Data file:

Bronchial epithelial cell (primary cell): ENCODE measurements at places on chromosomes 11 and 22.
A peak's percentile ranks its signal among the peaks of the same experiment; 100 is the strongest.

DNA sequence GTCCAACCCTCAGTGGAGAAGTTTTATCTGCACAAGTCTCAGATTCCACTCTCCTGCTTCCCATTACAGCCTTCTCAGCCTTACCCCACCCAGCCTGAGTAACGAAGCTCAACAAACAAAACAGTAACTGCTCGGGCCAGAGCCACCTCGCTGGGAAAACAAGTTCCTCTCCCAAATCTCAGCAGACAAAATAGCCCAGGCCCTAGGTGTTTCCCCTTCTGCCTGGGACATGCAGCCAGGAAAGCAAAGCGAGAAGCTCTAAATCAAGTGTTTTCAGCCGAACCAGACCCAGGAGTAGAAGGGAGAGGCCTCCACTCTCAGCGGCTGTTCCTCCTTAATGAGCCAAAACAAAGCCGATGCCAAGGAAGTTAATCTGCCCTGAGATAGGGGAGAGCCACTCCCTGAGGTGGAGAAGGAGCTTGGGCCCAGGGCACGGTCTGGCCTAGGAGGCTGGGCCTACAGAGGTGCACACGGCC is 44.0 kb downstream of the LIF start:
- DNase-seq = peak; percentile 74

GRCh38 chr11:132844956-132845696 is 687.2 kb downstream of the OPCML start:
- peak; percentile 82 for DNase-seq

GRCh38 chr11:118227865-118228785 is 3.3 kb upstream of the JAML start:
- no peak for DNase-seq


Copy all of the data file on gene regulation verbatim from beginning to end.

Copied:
Bronchial epithelial cell (primary cell): ENCODE measurements at places on chromosomes 11 and 22.
A peak's percentile ranks its signal among the peaks of the same experiment; 100 is the strongest.

DNA sequence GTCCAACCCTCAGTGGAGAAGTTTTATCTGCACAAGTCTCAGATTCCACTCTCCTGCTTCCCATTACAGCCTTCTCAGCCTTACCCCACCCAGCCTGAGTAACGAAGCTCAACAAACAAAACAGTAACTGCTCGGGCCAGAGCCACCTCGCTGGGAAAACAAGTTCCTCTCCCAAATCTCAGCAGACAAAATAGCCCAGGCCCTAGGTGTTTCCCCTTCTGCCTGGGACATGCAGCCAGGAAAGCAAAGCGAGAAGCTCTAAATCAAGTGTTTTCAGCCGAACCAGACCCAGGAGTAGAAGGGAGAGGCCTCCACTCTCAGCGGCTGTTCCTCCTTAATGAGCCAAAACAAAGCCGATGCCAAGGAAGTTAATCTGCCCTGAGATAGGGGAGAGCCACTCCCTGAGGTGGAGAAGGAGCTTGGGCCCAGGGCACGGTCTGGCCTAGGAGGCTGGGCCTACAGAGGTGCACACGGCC is 44.0 kb downstream of the LIF start:
- DNase-seq = peak; percentile 74

GRCh38 chr11:132844956-132845696 is 687.2 kb downstream of the OPCML start:
- peak; percentile 82 for DNase-seq

GRCh38 chr11:118227865-118228785 is 3.3 kb upstream of the JAML start:
- no peak for DNase-seq